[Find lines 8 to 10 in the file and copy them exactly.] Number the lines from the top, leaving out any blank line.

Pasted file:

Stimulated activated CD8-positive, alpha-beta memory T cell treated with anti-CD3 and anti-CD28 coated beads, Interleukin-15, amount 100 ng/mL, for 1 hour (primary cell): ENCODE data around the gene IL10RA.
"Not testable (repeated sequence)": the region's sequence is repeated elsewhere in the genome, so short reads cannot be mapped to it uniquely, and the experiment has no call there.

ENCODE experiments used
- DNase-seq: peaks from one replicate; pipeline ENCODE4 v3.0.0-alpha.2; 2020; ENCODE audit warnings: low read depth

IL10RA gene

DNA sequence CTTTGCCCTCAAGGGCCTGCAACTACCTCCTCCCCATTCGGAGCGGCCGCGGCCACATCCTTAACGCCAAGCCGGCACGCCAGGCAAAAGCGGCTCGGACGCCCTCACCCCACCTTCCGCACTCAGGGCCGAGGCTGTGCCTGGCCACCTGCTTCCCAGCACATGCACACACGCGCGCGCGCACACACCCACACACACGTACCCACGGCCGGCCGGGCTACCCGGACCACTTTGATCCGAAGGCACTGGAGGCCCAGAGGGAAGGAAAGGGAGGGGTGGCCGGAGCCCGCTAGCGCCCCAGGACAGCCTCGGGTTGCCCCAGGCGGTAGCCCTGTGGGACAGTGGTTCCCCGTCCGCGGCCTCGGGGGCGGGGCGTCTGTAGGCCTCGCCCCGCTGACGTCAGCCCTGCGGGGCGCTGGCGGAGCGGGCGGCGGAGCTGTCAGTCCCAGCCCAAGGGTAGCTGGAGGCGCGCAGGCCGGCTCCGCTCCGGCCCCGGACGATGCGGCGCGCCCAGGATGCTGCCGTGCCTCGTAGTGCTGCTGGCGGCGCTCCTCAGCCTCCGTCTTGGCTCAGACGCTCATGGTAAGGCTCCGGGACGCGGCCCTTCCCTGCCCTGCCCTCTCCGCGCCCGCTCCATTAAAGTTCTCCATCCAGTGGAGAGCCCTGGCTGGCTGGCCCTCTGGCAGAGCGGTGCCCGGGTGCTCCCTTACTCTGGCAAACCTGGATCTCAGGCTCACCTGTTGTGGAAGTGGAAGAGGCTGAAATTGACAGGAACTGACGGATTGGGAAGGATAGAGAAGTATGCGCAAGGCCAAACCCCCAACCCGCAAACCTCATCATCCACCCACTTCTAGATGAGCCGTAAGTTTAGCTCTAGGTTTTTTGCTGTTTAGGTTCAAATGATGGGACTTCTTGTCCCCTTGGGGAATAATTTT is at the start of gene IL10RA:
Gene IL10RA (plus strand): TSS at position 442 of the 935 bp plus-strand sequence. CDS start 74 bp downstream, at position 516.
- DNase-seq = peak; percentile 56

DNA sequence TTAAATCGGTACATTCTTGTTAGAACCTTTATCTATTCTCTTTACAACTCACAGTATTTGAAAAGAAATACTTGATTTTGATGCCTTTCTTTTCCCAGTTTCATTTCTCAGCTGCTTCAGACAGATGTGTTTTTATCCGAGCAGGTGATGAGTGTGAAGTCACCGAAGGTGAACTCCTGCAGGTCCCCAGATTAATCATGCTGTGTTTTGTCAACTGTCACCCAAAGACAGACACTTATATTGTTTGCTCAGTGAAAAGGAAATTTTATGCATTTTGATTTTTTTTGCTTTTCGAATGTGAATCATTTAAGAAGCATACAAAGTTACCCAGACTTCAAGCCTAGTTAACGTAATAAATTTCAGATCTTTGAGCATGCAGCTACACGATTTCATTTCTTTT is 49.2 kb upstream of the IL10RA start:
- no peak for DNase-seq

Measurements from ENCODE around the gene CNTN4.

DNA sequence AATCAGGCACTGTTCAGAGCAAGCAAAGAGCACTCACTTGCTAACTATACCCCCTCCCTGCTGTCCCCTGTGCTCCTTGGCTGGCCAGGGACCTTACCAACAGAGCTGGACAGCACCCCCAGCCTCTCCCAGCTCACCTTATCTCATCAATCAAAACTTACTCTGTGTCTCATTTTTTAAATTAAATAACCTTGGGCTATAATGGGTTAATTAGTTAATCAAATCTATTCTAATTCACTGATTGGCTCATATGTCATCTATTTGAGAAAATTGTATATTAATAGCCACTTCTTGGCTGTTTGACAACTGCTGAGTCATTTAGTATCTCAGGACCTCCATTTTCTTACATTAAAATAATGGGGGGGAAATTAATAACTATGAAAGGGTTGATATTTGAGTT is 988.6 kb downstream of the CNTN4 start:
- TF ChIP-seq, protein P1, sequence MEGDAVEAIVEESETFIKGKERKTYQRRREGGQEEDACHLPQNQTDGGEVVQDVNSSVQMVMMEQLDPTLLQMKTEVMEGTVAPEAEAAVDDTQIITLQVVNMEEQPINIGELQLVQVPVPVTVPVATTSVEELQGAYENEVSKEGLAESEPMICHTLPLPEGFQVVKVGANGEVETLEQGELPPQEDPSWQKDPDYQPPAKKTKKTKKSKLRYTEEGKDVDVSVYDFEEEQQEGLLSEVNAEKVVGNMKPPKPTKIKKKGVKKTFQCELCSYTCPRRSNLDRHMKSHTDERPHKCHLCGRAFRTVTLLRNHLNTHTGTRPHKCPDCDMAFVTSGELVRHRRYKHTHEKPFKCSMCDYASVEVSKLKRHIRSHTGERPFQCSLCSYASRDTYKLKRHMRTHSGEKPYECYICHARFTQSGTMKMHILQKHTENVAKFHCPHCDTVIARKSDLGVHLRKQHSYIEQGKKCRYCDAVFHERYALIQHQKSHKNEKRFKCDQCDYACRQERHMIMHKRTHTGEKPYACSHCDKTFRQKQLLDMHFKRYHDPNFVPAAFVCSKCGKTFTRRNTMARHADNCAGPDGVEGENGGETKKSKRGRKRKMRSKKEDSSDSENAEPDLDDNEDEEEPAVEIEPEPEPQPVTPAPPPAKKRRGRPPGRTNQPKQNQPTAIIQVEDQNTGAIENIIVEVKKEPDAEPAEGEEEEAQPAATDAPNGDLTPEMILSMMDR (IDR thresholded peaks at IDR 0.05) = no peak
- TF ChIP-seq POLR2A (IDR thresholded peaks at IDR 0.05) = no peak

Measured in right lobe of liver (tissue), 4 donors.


- DNase-seq = peak; percentile 56

DNA sequence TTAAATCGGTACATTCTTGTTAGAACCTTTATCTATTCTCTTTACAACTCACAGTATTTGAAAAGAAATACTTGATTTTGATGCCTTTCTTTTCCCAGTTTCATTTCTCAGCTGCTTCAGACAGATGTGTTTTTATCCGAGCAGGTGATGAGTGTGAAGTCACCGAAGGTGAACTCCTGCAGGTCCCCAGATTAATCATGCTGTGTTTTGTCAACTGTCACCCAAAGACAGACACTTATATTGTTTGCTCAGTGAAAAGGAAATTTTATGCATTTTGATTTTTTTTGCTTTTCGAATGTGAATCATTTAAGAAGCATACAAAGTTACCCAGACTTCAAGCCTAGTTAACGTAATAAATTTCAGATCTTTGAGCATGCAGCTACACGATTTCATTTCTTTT is 49.2 kb upstream of the IL10RA start:
- no peak for DNase-seq